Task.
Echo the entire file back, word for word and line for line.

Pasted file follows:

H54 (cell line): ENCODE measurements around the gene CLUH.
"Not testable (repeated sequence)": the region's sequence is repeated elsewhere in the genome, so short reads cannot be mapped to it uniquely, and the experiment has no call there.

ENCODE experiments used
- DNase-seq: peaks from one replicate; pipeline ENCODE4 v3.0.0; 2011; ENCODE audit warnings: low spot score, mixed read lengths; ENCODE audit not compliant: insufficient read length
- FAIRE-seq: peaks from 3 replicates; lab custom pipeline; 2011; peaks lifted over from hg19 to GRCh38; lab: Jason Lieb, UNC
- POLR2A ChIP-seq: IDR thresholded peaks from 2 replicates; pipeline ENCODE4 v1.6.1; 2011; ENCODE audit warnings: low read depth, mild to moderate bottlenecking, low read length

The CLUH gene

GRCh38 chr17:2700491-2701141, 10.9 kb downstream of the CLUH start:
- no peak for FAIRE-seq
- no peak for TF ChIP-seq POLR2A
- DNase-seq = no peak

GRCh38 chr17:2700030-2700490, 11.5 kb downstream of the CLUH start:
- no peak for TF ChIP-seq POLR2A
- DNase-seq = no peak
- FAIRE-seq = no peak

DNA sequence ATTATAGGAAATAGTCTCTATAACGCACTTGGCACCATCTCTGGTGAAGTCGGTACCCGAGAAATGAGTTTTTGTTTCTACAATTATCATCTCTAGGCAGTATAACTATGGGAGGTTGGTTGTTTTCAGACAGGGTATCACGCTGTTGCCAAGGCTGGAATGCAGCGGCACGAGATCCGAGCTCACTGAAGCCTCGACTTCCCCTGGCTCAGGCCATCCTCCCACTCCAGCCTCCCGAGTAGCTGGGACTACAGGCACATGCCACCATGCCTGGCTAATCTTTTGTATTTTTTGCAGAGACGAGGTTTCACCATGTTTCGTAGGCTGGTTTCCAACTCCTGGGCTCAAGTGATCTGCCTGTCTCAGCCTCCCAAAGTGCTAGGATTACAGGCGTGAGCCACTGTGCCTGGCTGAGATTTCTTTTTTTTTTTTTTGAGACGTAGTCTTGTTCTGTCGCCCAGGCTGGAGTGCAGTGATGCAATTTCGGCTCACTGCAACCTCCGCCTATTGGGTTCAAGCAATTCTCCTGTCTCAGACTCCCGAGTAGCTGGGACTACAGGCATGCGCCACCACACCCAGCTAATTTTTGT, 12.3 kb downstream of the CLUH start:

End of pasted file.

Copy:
H54 (cell line): ENCODE measurements around the gene CLUH.
"Not testable (repeated sequence)": the region's sequence is repeated elsewhere in the genome, so short reads cannot be mapped to it uniquely, and the experiment has no call there.

ENCODE experiments used
- DNase-seq: peaks from one replicate; pipeline ENCODE4 v3.0.0; 2011; ENCODE audit warnings: low spot score, mixed read lengths; ENCODE audit not compliant: insufficient read length
- FAIRE-seq: peaks from 3 replicates; lab custom pipeline; 2011; peaks lifted over from hg19 to GRCh38; lab: Jason Lieb, UNC
- POLR2A ChIP-seq: IDR thresholded peaks from 2 replicates; pipeline ENCODE4 v1.6.1; 2011; ENCODE audit warnings: low read depth, mild to moderate bottlenecking, low read length

The CLUH gene

GRCh38 chr17:2700491-2701141, 10.9 kb downstream of the CLUH start:
- no peak for FAIRE-seq
- no peak for TF ChIP-seq POLR2A
- DNase-seq = no peak

GRCh38 chr17:2700030-2700490, 11.5 kb downstream of the CLUH start:
- no peak for TF ChIP-seq POLR2A
- DNase-seq = no peak
- FAIRE-seq = no peak

DNA sequence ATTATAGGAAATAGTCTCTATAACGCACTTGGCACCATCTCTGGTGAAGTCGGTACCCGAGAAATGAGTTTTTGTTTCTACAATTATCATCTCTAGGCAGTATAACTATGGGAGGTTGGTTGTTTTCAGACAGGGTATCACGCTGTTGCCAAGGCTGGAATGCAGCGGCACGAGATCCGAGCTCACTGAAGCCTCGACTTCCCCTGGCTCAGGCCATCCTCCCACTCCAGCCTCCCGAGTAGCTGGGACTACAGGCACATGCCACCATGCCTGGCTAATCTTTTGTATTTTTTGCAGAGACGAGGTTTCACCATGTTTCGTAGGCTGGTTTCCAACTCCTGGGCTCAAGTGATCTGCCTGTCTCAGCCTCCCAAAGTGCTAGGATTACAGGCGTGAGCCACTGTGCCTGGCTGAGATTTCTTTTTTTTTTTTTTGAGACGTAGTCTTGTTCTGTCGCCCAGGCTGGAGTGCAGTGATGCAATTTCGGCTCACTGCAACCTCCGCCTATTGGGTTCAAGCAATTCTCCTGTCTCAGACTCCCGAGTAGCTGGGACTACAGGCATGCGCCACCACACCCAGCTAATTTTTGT, 12.3 kb downstream of the CLUH start: